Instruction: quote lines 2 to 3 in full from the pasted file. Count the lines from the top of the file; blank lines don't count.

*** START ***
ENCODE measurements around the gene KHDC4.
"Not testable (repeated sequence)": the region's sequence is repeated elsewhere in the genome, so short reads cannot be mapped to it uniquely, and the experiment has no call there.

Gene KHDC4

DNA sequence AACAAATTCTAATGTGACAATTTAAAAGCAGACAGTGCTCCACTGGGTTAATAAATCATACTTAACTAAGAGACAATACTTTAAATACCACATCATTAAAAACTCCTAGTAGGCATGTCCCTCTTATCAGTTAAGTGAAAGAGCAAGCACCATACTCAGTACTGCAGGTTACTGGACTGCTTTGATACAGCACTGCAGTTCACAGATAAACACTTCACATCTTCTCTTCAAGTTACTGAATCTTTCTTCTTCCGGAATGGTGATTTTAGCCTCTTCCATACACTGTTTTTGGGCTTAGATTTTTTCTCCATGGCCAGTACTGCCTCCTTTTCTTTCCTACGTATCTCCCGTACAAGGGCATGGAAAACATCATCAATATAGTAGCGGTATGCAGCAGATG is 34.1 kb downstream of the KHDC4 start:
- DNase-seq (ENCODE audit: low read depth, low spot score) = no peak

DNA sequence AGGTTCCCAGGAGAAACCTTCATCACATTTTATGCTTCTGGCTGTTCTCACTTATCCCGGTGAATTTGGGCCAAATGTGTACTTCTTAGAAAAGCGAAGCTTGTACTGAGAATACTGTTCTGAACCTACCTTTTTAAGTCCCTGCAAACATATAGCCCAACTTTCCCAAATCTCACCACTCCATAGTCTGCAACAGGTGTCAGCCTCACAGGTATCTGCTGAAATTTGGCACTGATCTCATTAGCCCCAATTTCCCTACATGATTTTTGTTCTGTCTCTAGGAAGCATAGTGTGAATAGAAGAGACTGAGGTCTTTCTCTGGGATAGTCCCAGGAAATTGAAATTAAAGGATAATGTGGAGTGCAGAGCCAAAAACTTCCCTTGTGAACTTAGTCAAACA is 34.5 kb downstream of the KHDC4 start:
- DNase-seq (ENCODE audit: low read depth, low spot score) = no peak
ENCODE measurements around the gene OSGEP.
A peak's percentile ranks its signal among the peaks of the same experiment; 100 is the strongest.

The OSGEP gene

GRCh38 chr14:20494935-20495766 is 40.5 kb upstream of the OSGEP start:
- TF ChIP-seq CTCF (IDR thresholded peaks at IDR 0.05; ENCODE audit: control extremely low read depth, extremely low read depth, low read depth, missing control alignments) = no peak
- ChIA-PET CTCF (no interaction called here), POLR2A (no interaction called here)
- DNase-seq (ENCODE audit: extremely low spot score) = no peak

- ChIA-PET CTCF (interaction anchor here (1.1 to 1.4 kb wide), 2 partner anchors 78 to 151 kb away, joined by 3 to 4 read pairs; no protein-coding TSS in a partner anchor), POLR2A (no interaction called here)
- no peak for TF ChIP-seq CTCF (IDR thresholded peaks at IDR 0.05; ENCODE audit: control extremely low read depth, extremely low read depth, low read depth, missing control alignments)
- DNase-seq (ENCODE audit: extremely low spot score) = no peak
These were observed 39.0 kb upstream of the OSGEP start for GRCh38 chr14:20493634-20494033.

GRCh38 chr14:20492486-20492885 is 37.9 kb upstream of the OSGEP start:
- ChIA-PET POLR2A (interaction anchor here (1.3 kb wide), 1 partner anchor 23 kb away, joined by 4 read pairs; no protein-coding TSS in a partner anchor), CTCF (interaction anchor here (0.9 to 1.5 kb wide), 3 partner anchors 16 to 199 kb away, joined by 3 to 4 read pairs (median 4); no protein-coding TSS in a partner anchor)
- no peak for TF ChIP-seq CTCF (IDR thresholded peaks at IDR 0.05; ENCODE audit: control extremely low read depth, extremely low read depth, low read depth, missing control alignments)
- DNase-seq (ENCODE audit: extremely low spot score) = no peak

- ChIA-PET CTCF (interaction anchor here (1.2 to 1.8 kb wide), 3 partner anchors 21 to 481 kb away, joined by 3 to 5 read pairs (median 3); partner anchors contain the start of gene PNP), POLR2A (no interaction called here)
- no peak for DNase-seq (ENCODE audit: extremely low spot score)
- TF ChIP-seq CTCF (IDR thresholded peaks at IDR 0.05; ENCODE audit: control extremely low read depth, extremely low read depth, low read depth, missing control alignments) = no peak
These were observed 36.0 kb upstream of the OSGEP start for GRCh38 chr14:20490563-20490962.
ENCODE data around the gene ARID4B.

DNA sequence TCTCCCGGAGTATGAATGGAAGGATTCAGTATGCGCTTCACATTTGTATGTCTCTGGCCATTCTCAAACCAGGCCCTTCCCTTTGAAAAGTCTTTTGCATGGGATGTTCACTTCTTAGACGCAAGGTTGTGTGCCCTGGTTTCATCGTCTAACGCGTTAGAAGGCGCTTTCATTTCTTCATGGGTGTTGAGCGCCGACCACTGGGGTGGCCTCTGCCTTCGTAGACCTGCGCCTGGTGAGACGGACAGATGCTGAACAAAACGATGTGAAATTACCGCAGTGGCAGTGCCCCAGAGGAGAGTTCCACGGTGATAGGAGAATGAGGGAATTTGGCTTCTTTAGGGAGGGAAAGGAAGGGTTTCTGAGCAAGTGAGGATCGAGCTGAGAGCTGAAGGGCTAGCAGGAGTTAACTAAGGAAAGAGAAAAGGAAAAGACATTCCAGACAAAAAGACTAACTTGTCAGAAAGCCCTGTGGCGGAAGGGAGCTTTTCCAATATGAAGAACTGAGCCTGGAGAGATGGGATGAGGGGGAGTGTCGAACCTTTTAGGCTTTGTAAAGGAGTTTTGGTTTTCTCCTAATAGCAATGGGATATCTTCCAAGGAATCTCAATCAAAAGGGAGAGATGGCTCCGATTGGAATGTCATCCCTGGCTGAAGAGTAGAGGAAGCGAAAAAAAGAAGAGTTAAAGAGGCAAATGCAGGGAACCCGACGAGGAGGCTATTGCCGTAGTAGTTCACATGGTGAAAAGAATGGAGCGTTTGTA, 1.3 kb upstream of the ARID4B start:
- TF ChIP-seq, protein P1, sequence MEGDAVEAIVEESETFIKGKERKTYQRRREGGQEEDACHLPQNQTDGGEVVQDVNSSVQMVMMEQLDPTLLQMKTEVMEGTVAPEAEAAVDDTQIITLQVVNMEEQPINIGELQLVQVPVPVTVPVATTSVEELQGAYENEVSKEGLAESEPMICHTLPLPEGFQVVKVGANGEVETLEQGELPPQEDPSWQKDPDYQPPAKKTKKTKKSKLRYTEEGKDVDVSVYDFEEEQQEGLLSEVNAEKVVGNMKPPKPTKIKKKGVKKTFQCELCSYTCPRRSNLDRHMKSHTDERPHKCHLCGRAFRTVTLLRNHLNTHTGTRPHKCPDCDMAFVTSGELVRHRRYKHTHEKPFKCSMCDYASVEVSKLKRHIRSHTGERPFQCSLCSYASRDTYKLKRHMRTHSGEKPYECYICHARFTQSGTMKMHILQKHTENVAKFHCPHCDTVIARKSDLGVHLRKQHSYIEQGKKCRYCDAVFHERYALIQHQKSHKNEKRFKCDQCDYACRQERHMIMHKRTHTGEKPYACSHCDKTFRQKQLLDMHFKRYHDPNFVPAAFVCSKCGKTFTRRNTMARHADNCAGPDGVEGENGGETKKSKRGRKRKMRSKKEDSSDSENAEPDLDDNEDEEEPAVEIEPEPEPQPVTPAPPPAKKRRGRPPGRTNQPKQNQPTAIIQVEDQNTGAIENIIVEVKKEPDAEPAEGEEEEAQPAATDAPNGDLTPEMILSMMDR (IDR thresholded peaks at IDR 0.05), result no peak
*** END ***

"Not testable (repeated sequence)": the region's sequence is repeated elsewhere in the genome, so short reads cannot be mapped to it uniquely, and the experiment has no call there.

Gene KHDC4